Tuesday, April 24, 2018

Valuations of property...

Due to events here, there is a need to have the value of our house assessed and the value of all items within the house assessed.  That is according to my attorney and is apparently necessary.  It seemed to be a straightforward request.

For assessing the value of the house, that was the case.  It took an hour and a half for an assessor to check out the important infrastructure elements like plumbing, electric, heating, and air conditioning, inside and out.  Square footage had already been documented and counting the rooms and their purpose was simple.  They could eyeball the condition of the house, which is fine since there had not had any major renovation from the time it was purchased in 1997.  The house was built in 1972 and we were the second owner.  In fact, while the appliances in the kitchen were updated substantially by necessity 13 years ago, the cabinetry did not change and the counters remained the original yellow original yellow laminate.  No marble countertops, shameful, or now deemed retro?  And actual wallpaper from 1972 remains in the hallway and kitchen.

Overall  that inspection was straightforward.  I do not yet know their conclusion, particularly since one of the most important aspects of this type of assessment is relative.  What the value is of comparable homes in this particular neighborhood and school district, as well as the walking or driving distance to the town and train station, is fundamental.  How does it fit in?


What was not at all straightforward was the valuation of the contents of the house.  Two women who are apparently specialists in this field, certified in some way, were joined by the attorney and spent more than four hours going through the house.  I stayed as quiet as possible, spoke when asked once or twice, and once offered an opinion when they were looking at an Ethan Allen knock off and admiring it as a fine antique.  Otherwise the attorney led them around, but their voices carried.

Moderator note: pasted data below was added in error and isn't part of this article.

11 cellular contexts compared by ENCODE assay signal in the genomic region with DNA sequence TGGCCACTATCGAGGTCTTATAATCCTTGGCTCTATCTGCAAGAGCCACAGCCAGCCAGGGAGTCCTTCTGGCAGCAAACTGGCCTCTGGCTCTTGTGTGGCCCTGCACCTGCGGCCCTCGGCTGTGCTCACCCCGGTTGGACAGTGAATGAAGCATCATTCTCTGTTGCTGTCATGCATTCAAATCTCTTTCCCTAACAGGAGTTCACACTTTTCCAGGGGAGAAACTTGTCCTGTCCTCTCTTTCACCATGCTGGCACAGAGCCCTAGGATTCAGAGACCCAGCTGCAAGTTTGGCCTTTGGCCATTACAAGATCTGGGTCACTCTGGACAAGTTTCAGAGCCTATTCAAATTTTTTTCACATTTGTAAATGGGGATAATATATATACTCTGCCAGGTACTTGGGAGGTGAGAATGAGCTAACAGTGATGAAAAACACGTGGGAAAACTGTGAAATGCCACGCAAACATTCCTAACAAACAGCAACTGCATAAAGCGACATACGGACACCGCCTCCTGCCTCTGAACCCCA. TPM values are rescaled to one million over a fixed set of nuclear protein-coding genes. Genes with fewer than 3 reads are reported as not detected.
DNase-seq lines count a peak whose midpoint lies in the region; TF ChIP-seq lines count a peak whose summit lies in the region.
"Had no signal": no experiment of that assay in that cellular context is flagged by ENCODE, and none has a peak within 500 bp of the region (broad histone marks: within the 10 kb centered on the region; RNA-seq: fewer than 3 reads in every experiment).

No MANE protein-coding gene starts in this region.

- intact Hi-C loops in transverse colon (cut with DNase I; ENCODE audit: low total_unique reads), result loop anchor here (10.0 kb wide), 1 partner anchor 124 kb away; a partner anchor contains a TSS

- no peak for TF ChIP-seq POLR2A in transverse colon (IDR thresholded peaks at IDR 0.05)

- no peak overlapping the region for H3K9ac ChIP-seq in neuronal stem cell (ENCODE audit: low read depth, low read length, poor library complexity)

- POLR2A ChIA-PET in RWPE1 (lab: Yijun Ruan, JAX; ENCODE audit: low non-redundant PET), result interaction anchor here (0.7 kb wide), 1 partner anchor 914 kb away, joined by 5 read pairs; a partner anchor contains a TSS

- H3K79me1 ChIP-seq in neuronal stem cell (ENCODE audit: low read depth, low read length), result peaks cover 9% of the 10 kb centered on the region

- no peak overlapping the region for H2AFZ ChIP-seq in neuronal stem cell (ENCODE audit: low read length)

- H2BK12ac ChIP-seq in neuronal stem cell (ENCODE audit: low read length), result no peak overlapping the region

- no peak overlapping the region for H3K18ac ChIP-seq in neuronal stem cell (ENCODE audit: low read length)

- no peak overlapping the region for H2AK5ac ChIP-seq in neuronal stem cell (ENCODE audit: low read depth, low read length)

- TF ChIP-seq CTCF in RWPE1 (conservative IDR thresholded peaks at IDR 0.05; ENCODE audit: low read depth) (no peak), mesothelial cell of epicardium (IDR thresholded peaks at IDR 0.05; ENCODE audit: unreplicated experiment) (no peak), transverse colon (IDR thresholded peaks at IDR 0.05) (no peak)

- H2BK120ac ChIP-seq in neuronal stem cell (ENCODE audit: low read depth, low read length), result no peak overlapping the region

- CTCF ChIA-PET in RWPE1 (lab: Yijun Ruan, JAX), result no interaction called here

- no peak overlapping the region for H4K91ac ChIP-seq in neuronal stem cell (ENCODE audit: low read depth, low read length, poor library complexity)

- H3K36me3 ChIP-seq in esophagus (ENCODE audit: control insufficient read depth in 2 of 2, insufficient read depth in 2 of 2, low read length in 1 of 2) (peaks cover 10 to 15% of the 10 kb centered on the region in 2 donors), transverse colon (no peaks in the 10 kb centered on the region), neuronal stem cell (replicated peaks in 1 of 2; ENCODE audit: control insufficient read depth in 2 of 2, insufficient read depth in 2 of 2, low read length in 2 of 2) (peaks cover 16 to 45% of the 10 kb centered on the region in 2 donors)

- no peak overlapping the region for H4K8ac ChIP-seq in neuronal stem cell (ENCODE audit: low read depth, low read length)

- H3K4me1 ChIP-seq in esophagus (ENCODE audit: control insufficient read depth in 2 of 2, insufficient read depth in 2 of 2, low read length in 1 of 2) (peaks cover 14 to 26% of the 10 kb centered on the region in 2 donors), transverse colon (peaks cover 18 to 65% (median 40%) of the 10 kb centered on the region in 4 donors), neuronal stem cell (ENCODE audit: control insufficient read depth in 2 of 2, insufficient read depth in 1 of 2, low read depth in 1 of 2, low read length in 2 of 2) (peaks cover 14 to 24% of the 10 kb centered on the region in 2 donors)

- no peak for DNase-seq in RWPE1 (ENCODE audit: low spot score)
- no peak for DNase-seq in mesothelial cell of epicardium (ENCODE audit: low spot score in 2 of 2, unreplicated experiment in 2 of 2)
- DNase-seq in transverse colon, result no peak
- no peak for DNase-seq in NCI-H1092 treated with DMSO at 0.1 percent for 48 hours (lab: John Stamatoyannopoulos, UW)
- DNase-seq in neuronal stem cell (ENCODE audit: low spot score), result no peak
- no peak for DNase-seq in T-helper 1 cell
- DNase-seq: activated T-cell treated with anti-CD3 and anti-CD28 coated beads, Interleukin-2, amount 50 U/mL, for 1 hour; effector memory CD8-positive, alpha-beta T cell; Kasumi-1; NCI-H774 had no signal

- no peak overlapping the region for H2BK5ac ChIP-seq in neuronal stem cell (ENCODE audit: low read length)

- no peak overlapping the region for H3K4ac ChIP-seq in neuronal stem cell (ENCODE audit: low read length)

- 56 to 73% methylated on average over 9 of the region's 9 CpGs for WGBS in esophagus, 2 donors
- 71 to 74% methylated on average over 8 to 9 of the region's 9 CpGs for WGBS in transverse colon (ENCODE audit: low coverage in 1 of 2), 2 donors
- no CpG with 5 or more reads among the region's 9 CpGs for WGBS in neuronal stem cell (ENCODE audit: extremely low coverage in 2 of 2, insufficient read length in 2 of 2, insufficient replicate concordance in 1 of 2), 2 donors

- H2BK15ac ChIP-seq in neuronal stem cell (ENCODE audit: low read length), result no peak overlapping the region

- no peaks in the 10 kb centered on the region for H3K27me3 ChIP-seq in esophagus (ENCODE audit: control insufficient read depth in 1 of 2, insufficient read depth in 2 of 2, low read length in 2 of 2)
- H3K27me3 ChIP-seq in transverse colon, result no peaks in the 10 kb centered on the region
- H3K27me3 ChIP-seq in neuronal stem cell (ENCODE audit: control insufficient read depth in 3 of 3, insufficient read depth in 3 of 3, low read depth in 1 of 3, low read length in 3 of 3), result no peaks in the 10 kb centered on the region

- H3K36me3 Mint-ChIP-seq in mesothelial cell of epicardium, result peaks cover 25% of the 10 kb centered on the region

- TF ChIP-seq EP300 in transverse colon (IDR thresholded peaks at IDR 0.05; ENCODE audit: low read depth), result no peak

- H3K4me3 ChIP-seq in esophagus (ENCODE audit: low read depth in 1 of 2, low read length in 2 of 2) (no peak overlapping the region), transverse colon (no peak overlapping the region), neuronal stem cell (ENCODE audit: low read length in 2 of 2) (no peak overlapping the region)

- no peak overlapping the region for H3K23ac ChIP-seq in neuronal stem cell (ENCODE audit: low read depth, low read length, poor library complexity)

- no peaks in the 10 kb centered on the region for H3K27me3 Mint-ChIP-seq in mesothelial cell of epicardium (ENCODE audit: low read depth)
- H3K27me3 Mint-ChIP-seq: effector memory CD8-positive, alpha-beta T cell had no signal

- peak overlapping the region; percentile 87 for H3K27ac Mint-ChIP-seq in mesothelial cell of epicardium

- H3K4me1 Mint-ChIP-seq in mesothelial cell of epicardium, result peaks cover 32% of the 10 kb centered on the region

They opened cabinets and examined dishes packed in cases.  What apparently was Lenox china was examined and counted one by one, what was heavier Chinese china was looked at but not counted.  They removed everything from the den mantle and referred to some miniature chairs as collectors items as they did some small pottery items bought in Portugal in 1998.  Vases were inspected and large Chinese floor standing pottery was photographed.  Overheard once was "that is ivory?".  Whatever that was, was not, but my silence remained.  They photographed paintings on the walls, including two done by a daughter when she was eight.  A "Victorian chair"was repeatedly mentioned, and hopefully they were referring to the style and not the condition or age.  "This is Shaker" was overheard, an utterance that must have been meant to sound informed but was used in reference to Piedmont Virginia/North Carolina cabinets and dressers.  They oohed and aahed about a desk purchased by my father in the 1970's as if it were a pre-historic gem.

The results are awaited.  Our attorney told me that their conclusions do not need to be accepted, but that this needed to be done.  The outcome will be interesting.  One clear fact is that they really had a good time exploring the house and making their judgments.  The joy of a small power.  It felt like a violation of privacy.  That must be the timing of it all.


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